TIP FIVE: Change the gender discourse

The Big Lottery’s INVISIBLE MEN report published in the summer explored the barriers that exist which prevent men from engaging with projects and services as a beneficiary.

It found that: “one of the biggest barriers in engaging men into social projects is this overall resistance to engage with gender as an issue from a male perspective. Despite evidence that tells us that that male engagement is an issue, we do not rethink our approach. This needs to be tackled so that engagement can happen effectively.”

We have a simple trick for helping you to rethink your approach. You may consider that the ways services tend to view men and women is through a gender filter where women HAVE problems and men ARE problems – and this is reflected in the types of services we offer men and the point at which men access services.

Whilst there are more men and boys who are victims of violence than there are men and boys who are perpetrators of violence, there are more services for male perpetrators of violence (men who ARE problems) than there are services for male victims of violence (men who HAVE problems).

If we mostly provide services for men who ARE problems then it is little wonder that men who HAVE problems are not coming forward to access our services.

Try looking at the problems your service wants to address through new eyes, through a gender filter where women HAVE problems and men HAVE problems too. And then begin to look at the problems men HAVE as an opportunity to work with men, to help them overcome their challenges so they can flourish and thrive and grow and realize their greatest potential.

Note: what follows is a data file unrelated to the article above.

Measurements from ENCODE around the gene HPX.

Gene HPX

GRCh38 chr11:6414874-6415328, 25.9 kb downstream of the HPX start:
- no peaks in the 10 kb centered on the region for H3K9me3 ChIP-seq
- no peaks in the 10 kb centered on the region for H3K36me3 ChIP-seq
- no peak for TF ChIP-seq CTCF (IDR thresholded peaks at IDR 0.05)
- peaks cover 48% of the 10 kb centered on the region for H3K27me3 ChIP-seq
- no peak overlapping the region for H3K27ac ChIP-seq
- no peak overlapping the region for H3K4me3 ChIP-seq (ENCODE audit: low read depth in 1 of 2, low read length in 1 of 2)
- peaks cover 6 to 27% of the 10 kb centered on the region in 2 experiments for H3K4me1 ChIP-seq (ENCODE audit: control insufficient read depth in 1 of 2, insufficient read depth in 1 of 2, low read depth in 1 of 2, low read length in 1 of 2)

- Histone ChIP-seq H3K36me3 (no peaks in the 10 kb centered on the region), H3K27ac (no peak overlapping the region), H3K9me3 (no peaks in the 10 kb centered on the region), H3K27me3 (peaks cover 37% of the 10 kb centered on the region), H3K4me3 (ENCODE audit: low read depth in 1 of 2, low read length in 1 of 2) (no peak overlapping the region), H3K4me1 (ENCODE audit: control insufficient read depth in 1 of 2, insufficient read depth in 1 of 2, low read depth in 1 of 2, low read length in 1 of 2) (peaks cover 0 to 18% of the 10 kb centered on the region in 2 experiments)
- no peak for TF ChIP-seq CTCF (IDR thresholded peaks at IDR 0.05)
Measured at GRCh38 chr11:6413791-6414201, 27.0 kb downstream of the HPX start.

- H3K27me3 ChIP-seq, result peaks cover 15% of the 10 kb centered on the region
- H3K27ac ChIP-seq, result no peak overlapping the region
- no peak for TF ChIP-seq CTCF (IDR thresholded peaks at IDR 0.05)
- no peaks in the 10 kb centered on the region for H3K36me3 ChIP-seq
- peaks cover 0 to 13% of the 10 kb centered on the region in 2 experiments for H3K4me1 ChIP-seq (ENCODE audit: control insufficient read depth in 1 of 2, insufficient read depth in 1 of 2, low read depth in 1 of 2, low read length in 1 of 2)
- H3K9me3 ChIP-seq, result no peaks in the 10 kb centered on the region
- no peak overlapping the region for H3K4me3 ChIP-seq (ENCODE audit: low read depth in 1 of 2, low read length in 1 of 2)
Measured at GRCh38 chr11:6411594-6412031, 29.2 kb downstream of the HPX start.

In this way you can start to play your part in changing the gender discourse to help us all become more effective at addressing the inequalities that women experience and the inequalities that men experience.

FINALLY, if you want to become more skilled at Helping Men Get Help then the new course Helping Men Get Help takes place in Brighton on Wednesday 28th November.

The course is run through of training partner Leading The Change and costs £150 per delegate and the good news is we have a special Friends of The Men’s Network offer for you to access this course for just £50.

You can click here now to buy your discounted ticket today and to find out more about the course click on this link now.



Glen Poole is UK co-ordinator for International Men's Day, Director at the consultancy Helping Men and news editor of insideMAN magazine. Follow him on twitter @HelpingMen or find out more about his work at www.helpingmen.co.uk.

Posted in NEWS
2 comments on “Why we need to get better at Helping Men Get Help
  1. Nigel says:

    Members of the Network and indeed any readers can use the new (from Ist October 2012) advice line formerly opperated by the EHRC.

    The Link is to their website. It would be good for them to be asked questions by men. And for men/organisations to test their respoonses with regard to men’s issues.


  2. Nigel says:

    Click to access JosolyneSimonThesisWebVersion020512.pdf

    This thesis is a valuable piece of work. It is readable and draws together a lot of the most current research. It also looks at why men may not seek help as well as why agencies may not offer to help.